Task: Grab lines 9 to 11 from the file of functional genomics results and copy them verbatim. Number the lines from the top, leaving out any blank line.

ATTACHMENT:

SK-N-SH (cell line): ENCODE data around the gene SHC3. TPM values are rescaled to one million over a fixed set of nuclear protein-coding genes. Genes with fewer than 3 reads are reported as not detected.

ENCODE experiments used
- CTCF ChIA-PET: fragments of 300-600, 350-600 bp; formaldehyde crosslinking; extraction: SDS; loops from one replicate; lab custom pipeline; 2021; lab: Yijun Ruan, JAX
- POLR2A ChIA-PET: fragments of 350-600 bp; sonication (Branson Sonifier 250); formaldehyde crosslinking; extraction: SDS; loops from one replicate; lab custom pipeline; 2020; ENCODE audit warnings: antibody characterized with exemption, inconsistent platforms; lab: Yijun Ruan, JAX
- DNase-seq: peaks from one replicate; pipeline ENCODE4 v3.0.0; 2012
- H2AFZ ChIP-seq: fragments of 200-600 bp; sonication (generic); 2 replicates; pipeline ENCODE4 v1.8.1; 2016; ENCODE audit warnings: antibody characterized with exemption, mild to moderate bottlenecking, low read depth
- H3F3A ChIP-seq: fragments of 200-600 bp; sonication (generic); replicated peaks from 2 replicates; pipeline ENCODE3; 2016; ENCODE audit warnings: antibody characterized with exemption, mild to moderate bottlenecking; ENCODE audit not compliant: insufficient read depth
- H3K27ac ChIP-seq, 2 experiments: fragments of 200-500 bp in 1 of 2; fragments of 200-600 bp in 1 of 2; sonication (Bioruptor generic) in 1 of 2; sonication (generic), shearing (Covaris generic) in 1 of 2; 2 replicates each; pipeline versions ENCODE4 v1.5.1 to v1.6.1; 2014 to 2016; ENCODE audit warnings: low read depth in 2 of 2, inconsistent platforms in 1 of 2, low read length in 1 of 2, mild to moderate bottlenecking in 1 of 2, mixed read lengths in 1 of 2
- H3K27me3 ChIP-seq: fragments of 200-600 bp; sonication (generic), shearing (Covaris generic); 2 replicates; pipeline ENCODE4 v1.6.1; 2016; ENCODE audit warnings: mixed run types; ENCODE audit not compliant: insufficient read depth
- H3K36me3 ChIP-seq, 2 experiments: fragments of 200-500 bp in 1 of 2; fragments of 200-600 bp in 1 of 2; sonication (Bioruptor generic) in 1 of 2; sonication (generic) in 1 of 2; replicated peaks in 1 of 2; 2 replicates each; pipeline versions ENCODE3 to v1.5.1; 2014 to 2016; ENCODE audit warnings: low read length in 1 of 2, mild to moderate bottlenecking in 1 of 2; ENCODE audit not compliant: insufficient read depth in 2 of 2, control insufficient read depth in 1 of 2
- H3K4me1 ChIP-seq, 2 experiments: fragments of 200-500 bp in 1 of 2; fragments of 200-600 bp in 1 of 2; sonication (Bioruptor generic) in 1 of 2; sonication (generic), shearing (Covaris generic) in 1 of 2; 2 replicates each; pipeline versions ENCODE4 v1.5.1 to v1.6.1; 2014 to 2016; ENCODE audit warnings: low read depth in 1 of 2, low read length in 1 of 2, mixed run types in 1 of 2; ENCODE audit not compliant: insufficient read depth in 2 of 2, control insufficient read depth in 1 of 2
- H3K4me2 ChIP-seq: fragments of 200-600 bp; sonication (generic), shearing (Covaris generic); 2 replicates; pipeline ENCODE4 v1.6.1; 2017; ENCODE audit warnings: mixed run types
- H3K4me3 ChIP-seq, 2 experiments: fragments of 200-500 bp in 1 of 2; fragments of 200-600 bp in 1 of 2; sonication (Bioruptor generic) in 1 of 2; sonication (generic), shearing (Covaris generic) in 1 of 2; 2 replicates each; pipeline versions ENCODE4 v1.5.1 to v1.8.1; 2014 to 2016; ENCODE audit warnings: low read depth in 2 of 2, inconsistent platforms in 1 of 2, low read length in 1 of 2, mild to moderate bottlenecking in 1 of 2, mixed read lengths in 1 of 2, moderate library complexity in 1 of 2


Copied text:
- H3K27me3 ChIP-seq: fragments of 200-600 bp; sonication (generic), shearing (Covaris generic); 2 replicates; pipeline ENCODE4 v1.6.1; 2016; ENCODE audit warnings: mixed run types; ENCODE audit not compliant: insufficient read depth
- H3K36me3 ChIP-seq, 2 experiments: fragments of 200-500 bp in 1 of 2; fragments of 200-600 bp in 1 of 2; sonication (Bioruptor generic) in 1 of 2; sonication (generic) in 1 of 2; replicated peaks in 1 of 2; 2 replicates each; pipeline versions ENCODE3 to v1.5.1; 2014 to 2016; ENCODE audit warnings: low read length in 1 of 2, mild to moderate bottlenecking in 1 of 2; ENCODE audit not compliant: insufficient read depth in 2 of 2, control insufficient read depth in 1 of 2
- H3K4me1 ChIP-seq, 2 experiments: fragments of 200-500 bp in 1 of 2; fragments of 200-600 bp in 1 of 2; sonication (Bioruptor generic) in 1 of 2; sonication (generic), shearing (Covaris generic) in 1 of 2; 2 replicates each; pipeline versions ENCODE4 v1.5.1 to v1.6.1; 2014 to 2016; ENCODE audit warnings: low read depth in 1 of 2, low read length in 1 of 2, mixed run types in 1 of 2; ENCODE audit not compliant: insufficient read depth in 2 of 2, control insufficient read depth in 1 of 2